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According to an article recently published in Clinical Cancer Research, intraperitoneal infusion (administration of medication directly into the abdomen) with the investigative agent Removab® (catumaxomab) helps reduce malignant ascites due to ovarian cancer.

Ovarian cancer is the most deadly of gynecologic cancers, with the vast majority of cases diagnosed once the cancer has spread from the ovary to other sites in the body. Malignant ascites refers to a condition in which excessive fluid accumulates in the abdomen. The fluid typically contains cancerous cells. Malignant ascites can be caused from advanced cancer growing in the abdomen and preventing the normal draining of fluid. The condition is associated with a significantly decreased quality of life, ultimately compromising the ability to move, eat, and/or breathe normally.

Patients may be treated with standard therapies, such as chemotherapy, to shrink the sites of cancer throughout the body and potentially help relieve malignant ascites. However, some patients have cancer that has stopped responding to standard therapies (refractory disease). These patients often undergo paracentesis, a procedure in which a needle or tube is used to drain the fluid from the abdomen. Paracentesis is often painful or uncomfortable for the patient, and is typically performed on an ongoing basis to relieve the fluid buildup.

Catumaxomab is a monoclonal antibody that has been developed to target specific components of cells. Catumaxomab links immune cells to the cancer cells, ultimately enabling the immune system to kill the cancer cells.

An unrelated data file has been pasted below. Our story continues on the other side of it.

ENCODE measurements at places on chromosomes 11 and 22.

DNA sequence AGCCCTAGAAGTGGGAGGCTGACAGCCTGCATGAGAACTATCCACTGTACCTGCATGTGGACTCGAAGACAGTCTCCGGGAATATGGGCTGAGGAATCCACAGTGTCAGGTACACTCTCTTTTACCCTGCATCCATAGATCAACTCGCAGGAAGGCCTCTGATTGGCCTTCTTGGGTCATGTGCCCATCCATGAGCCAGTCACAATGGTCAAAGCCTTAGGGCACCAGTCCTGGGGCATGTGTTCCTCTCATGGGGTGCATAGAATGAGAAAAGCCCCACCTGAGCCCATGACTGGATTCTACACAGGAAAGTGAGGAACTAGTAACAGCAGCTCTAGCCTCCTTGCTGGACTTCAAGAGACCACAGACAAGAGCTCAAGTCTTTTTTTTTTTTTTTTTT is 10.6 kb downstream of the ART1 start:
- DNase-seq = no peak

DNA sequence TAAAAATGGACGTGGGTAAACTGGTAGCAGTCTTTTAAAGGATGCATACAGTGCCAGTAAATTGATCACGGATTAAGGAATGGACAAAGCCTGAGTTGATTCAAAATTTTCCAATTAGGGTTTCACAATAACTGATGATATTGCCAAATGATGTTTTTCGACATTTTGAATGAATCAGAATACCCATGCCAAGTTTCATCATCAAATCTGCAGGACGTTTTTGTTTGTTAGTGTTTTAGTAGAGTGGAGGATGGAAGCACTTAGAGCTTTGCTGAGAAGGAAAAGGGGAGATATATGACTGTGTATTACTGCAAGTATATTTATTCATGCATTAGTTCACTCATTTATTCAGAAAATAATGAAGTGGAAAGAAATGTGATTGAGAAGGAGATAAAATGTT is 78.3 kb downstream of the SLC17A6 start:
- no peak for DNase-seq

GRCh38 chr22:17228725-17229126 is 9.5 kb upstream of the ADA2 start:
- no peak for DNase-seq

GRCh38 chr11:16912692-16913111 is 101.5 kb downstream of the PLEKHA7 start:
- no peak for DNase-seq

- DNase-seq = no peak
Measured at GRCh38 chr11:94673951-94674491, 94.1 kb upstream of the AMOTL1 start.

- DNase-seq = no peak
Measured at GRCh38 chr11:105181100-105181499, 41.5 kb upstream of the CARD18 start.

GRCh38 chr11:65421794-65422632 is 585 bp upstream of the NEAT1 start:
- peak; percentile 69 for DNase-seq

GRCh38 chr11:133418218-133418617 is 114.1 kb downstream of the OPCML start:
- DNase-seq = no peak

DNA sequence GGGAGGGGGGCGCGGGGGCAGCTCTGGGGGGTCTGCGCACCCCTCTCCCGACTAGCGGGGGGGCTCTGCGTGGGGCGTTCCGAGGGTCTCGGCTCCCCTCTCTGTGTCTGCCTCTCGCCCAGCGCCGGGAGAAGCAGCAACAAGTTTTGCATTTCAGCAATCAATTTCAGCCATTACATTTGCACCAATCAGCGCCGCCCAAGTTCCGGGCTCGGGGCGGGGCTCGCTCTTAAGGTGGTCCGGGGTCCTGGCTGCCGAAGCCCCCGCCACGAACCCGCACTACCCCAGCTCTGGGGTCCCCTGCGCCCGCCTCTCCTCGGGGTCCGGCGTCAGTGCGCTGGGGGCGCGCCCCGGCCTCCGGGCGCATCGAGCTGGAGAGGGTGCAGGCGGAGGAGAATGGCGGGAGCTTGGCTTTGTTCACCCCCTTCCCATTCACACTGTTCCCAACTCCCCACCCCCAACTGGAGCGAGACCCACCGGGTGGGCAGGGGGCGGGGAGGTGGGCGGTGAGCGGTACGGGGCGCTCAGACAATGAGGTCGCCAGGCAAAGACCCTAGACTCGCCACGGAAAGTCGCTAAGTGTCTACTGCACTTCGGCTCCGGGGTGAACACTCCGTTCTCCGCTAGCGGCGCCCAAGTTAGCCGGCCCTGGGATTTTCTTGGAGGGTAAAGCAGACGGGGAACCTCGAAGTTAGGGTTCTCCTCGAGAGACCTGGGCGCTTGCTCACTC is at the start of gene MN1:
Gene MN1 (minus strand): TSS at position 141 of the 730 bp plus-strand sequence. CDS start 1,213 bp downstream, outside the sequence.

Researchers from Germany recently conducted a clinical trial to evaluate catumaxomab for the treatment of malignant ascites among women with refractory ovarian cancer. This trial included 23 women who were treated with 4–5 infusions directly into the abdomen of catumaxomab within 9–13 days.

• All women experienced a reduction in ascites.

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• 22 of the 23 patients did not require paracentesis following the last administration of catumaxomab to the 37th day of the trial (end of the study).

• Catumaxomab had acceptable side effects.

The researchers concluded that peritoneal administration of catumaxomab is an effective and well-tolerated agent for the treatment of malignant ascites among patients with refractory ovarian cancer.

Patients with malignant ascites may wish to speak with their physician regarding their individual risks and benefits of participation in a clinical trial further evaluating catumaxomab or other promsising therapeutic approaches.

Reference: Burges A, Wimberger P, Kumper C, et al. Effective relief of malignant ascites in patients with advanced ovarian cancer by a trifunctional anti-EpCAM x anti-CD3 antibody. Clinical Cancer Research. 2007;13:3899-3905.

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